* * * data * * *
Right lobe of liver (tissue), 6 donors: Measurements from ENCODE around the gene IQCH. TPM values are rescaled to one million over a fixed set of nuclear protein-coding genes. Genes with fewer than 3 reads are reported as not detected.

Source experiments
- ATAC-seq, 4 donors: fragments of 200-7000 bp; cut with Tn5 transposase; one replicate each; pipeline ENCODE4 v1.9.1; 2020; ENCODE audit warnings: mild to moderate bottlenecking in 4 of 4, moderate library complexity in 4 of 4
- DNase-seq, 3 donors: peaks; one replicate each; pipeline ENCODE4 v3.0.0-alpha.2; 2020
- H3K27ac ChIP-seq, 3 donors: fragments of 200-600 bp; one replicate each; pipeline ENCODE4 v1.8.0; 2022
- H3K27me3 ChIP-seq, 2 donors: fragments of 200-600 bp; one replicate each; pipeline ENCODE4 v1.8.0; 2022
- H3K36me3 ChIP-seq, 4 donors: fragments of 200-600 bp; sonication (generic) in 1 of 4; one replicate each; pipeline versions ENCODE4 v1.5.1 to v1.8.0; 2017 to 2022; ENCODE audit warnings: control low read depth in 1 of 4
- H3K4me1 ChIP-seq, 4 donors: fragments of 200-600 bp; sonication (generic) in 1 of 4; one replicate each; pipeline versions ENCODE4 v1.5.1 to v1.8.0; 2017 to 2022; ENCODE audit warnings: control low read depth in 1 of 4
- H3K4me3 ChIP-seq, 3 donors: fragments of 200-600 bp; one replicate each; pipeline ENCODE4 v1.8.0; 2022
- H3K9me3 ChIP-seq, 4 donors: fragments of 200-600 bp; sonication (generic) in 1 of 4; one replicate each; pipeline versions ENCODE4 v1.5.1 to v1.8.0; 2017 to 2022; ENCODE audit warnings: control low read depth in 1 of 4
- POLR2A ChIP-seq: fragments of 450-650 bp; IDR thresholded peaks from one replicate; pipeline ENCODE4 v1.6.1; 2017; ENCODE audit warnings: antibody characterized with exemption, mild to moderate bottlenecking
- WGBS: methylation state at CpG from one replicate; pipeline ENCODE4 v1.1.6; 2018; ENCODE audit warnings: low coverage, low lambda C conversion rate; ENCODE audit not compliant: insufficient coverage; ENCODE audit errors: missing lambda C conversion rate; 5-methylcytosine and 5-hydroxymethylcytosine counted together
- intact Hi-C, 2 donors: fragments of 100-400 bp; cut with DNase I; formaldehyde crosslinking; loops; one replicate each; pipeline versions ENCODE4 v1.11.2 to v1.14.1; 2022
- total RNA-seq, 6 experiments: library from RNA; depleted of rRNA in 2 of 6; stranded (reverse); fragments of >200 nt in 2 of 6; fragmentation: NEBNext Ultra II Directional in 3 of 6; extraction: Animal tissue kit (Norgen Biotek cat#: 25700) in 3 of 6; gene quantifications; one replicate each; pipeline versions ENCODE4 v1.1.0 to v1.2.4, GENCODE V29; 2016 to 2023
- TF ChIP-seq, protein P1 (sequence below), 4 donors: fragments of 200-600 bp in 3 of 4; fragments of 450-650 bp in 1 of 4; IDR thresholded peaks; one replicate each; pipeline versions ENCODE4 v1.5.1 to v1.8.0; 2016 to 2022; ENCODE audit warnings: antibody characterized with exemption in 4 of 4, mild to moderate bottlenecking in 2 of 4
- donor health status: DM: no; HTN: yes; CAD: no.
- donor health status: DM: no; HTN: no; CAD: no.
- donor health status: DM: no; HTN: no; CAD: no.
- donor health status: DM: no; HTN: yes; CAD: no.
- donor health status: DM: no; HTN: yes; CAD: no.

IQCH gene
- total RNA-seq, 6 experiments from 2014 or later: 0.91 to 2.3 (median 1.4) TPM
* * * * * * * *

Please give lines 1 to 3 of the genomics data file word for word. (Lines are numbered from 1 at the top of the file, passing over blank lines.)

Right lobe of liver (tissue), 6 donors: Measurements from ENCODE around the gene IQCH. TPM values are rescaled to one million over a fixed set of nuclear protein-coding genes. Genes with fewer than 3 reads are reported as not detected.

Source experiments
- ATAC-seq, 4 donors: fragments of 200-7000 bp; cut with Tn5 transposase; one replicate each; pipeline ENCODE4 v1.9.1; 2020; ENCODE audit warnings: mild to moderate bottlenecking in 4 of 4, moderate library complexity in 4 of 4